A young man who has barricaded himself inside a room struggles to stay awake as he points a rifle at the door. Outside, an unspeakable evil is fighting to charge in and take him, and it keeps banging on the door. Will the crucifixes and his knife be enough to save him if it breaks in?
Given that the young man is none other than a young Bram Stoker, readers can feel secure that he’ll pull through. But this chilling scene is only the beginning of the chills and thrills coming Bram’s way in Dracul, a Dracula prequel by Dacre Stoker and J.D. Barker.
Stoker is no stranger to the world of Dracula, not only because he’s already co-written a sequel to the classic horror novel, but because he is, in fact, Bram Stoker’s great grand-nephew. Stoker, who enthusiastically keeps up the family business as manager of the Stoker estate, had been thinking about co-writing a Dracula prequel when he came across the work of novelist J.D. Barker. After they were seated next to each other at an author signing, Stoker struck up a conversation with Barker; the result is this spooky, appropriately bloody novel.
The idea for their collaboration didn’t come from the original novel, but from what was cut from it. As Bram was trying to get his book published, London was still living in terror of Jack the Ripper. His publishers were concerned about the frightening tale causing even more panic and made him cut the first 101 pages and change the preface where Bram claimed the story was all true.
In their quest to write the beginning Bram would have wanted, Stoker and Barker pored over as many of his original materials as they could find, including notes written on scraps of paper and handwritten notes from his editors. “Seeing that kind of information and being that close to that material, it really felt like Bram was standing in the room with us,” says Barker.
Between those notes, the original preface, and a rare, original typed manuscript covered in Bram’s notes that they only had access to for two hours, Barker and Stoker pieced together an idea of what might have been in those first 101 pages, and what might happen in a prequel to a book that was only half published.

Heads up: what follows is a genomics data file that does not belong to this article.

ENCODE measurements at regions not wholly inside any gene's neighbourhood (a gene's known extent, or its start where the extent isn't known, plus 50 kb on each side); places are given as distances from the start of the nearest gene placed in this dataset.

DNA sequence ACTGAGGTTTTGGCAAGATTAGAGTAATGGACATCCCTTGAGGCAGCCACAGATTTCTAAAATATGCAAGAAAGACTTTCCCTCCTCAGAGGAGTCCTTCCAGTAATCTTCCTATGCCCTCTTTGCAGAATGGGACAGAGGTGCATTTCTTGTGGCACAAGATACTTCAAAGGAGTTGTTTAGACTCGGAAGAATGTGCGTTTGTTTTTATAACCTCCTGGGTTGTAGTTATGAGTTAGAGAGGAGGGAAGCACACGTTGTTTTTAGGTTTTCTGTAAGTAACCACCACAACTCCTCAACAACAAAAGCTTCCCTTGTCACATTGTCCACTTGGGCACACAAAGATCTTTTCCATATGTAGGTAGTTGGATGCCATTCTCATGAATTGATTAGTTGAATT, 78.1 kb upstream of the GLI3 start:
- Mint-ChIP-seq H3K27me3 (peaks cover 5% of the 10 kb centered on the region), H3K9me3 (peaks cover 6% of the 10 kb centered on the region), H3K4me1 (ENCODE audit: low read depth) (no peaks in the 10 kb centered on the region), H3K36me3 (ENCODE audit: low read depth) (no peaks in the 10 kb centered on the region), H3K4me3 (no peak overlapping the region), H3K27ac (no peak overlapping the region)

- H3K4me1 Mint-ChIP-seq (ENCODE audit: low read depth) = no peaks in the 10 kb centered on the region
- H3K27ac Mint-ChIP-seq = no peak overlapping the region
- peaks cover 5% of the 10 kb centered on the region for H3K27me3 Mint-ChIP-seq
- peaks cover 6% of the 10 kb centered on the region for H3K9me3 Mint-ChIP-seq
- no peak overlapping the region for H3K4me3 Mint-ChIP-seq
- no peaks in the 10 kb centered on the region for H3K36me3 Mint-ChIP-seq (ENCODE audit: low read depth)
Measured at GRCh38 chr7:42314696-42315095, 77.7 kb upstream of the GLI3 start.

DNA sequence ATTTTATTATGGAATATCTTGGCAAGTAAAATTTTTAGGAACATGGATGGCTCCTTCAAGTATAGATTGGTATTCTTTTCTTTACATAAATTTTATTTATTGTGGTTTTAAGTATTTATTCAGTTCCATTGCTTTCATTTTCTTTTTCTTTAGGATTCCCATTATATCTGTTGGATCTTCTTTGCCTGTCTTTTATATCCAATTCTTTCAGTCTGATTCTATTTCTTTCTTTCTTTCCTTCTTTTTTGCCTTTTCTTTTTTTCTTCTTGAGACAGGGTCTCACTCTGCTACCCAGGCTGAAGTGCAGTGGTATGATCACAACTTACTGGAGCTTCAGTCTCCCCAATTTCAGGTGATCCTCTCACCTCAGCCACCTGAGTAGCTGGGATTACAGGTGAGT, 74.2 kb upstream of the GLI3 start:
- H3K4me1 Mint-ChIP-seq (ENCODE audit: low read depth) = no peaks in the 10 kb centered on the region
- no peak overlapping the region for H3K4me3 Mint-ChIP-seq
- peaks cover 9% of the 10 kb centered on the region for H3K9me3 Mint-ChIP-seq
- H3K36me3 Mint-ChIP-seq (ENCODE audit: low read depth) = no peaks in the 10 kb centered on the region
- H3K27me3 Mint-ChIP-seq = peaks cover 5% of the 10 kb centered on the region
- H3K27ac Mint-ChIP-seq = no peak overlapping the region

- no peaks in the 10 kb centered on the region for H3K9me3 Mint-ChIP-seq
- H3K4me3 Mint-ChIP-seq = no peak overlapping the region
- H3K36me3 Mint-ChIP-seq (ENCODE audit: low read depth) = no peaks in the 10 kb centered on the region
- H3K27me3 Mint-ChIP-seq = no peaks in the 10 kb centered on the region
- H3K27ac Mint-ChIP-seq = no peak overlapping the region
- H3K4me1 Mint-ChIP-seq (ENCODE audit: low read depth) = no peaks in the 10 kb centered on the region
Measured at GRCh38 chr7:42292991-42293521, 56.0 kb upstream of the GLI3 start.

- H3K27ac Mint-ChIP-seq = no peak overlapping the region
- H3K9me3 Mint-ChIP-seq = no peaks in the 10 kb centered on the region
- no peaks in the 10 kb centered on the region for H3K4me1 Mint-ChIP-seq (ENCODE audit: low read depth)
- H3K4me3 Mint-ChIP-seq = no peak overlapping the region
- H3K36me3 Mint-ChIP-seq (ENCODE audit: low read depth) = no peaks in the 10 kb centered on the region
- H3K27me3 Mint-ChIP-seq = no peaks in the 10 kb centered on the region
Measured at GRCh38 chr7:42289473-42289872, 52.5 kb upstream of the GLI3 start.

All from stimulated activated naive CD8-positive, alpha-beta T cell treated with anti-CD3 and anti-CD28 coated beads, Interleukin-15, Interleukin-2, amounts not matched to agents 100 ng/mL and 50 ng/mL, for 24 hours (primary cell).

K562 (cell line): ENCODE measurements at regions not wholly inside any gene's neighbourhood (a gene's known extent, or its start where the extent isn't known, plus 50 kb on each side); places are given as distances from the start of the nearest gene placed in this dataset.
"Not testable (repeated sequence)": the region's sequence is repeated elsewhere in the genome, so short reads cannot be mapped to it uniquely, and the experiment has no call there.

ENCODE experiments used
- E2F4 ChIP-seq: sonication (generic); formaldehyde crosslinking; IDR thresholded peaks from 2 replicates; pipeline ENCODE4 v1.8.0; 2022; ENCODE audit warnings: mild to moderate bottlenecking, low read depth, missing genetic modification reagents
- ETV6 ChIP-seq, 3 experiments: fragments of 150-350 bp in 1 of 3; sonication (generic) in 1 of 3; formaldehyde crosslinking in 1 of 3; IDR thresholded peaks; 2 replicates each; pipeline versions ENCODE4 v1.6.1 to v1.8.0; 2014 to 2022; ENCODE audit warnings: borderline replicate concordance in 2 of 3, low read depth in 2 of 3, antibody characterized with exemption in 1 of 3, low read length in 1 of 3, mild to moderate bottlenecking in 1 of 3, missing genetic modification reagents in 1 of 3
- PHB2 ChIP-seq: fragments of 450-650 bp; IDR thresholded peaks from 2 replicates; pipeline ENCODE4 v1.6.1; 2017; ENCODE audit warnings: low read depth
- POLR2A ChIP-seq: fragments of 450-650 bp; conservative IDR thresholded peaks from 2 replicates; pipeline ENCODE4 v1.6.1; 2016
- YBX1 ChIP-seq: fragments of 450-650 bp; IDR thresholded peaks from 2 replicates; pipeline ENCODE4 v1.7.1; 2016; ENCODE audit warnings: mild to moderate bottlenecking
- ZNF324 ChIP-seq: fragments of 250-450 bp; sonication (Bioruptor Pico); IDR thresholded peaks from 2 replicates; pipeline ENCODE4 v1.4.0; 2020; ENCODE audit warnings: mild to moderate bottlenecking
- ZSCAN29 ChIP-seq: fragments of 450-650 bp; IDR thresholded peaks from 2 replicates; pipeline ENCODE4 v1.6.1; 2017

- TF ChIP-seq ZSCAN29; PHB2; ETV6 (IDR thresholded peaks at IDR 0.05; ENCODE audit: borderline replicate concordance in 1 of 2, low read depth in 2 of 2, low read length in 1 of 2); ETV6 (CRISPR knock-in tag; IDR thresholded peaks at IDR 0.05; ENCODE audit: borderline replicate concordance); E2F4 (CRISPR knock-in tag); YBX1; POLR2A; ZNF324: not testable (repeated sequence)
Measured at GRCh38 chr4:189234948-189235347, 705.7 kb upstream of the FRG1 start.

The result is a dense, layered story with an entire family of characters. Bram’s sister, Matilda, is a major figure, as is Bram’s childhood nurse, Ellen Crone, who may be more than she seems. Bram was a sickly child who eventually grew up to be an exemplary athlete. Stoker and Barker took that real detail and took the imaginative leap that, perhaps, maybe there was something otherworldly in his recovery. Other biographical tidbits that grow into narrative details include a doctor who has his wife institutionalized and told no one why, a mysterious lock of hair, and a cursed village.
Perhaps the most notable biographical detail is that preface, Bram’s claim that his story was true. And like his great-grand nephew after him, Bram was nothing if not a meticulous researcher. Did he find something more than folk tales, something he wanted to share with his fellow humans?
In the research that Bram did about vampires, he “believed people really believed they were real,” Dacre says. After all, there are plenty of things that are real and true that we don’t yet understand or perhaps aren’t capable of understanding. “That wilful suspension of disbelief that he created makes a situation where maybe it is true, and maybe Bram believes it…so…I keep a cross handy!”
Chelsea Ennen is an editorial assistant at Kirkus Reviews.